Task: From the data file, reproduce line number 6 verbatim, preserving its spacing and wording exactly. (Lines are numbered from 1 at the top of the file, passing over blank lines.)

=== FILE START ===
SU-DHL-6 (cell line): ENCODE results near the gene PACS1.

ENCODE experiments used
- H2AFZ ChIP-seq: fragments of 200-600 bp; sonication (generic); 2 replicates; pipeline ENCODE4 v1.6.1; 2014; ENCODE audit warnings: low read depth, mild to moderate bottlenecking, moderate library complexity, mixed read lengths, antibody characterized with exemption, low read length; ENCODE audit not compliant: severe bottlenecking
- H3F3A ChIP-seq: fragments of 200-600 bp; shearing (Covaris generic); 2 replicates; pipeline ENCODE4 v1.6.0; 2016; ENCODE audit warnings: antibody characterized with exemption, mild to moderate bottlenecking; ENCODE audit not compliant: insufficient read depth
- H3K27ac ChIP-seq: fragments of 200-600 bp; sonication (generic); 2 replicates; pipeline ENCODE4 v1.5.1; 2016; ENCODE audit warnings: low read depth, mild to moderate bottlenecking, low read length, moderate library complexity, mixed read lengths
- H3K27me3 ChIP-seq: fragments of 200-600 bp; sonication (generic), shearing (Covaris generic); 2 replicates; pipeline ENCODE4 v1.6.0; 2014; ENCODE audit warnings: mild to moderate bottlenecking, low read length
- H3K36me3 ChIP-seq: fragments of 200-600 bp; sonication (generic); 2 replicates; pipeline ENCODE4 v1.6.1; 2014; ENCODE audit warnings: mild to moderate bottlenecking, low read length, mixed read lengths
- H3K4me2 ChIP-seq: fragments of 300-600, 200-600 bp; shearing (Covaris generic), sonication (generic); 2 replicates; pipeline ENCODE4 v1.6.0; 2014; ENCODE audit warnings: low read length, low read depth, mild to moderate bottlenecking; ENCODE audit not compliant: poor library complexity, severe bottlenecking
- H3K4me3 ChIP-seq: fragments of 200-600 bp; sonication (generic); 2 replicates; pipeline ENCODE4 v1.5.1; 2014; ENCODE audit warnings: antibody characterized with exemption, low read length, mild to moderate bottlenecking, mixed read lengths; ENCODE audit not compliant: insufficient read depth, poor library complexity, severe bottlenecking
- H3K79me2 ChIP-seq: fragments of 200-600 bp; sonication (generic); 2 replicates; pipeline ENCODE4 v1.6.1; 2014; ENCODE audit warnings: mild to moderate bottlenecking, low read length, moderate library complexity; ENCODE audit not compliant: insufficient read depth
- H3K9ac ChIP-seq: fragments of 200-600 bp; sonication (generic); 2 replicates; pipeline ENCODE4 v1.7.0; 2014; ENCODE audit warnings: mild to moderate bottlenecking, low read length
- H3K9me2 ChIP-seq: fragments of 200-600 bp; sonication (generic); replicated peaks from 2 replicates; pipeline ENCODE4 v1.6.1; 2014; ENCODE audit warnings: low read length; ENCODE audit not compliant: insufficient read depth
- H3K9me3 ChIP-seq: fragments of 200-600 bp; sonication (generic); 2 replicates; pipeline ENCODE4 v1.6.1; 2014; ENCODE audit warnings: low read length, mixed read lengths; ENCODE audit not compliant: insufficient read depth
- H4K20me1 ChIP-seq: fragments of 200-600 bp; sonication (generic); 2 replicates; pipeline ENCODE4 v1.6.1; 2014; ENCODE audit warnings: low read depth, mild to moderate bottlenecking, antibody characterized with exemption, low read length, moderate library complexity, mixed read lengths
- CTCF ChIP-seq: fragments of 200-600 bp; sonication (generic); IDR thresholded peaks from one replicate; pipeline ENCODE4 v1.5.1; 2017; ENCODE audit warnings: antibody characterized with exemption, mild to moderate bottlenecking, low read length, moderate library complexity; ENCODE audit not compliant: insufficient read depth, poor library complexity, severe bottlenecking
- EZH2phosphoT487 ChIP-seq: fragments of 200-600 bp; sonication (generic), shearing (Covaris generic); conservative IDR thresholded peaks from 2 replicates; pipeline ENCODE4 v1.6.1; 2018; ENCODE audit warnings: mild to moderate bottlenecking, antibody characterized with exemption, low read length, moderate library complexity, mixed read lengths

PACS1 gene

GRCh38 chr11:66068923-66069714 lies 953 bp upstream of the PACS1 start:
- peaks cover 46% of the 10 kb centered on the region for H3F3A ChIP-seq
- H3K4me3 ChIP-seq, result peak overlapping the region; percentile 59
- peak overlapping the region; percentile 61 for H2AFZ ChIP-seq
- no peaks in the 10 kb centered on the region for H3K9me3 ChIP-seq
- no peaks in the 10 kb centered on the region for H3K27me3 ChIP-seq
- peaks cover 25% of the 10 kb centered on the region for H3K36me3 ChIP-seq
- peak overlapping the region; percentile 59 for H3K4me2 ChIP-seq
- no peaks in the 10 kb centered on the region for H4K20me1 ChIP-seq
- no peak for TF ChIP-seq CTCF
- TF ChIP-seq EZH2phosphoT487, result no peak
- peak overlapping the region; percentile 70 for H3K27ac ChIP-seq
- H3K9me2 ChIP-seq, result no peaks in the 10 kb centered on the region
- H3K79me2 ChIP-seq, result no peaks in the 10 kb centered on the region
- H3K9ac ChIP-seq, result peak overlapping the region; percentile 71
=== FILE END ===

- H3K27me3 ChIP-seq: fragments of 200-600 bp; sonication (generic), shearing (Covaris generic); 2 replicates; pipeline ENCODE4 v1.6.0; 2014; ENCODE audit warnings: mild to moderate bottlenecking, low read length